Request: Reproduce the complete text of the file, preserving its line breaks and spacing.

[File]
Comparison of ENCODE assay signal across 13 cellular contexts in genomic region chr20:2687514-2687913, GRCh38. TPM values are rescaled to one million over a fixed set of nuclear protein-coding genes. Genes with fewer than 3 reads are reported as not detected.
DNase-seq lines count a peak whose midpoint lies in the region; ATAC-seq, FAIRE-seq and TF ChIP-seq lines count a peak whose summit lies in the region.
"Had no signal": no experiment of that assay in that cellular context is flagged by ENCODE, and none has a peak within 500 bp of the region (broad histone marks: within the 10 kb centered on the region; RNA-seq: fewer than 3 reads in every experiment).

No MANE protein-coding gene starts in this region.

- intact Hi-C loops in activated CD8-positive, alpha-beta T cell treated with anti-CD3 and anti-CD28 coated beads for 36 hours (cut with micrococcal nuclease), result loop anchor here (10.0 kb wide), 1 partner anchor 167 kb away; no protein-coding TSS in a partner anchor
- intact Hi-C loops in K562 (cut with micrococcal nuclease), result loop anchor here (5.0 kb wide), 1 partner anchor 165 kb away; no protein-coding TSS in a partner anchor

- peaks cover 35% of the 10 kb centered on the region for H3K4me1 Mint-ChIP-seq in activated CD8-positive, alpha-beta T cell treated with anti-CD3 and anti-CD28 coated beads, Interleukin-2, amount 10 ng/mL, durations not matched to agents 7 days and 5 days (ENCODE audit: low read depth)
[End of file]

Comparison of ENCODE assay signal across 13 cellular contexts in genomic region chr20:2687514-2687913, GRCh38. TPM values are rescaled to one million over a fixed set of nuclear protein-coding genes. Genes with fewer than 3 reads are reported as not detected.
DNase-seq lines count a peak whose midpoint lies in the region; ATAC-seq, FAIRE-seq and TF ChIP-seq lines count a peak whose summit lies in the region.
"Had no signal": no experiment of that assay in that cellular context is flagged by ENCODE, and none has a peak within 500 bp of the region (broad histone marks: within the 10 kb centered on the region; RNA-seq: fewer than 3 reads in every experiment).

No MANE protein-coding gene starts in this region.

- intact Hi-C loops in activated CD8-positive, alpha-beta T cell treated with anti-CD3 and anti-CD28 coated beads for 36 hours (cut with micrococcal nuclease), result loop anchor here (10.0 kb wide), 1 partner anchor 167 kb away; no protein-coding TSS in a partner anchor
- intact Hi-C loops in K562 (cut with micrococcal nuclease), result loop anchor here (5.0 kb wide), 1 partner anchor 165 kb away; no protein-coding TSS in a partner anchor

- peaks cover 35% of the 10 kb centered on the region for H3K4me1 Mint-ChIP-seq in activated CD8-positive, alpha-beta T cell treated with anti-CD3 and anti-CD28 coated beads, Interleukin-2, amount 10 ng/mL, durations not matched to agents 7 days and 5 days (ENCODE audit: low read depth)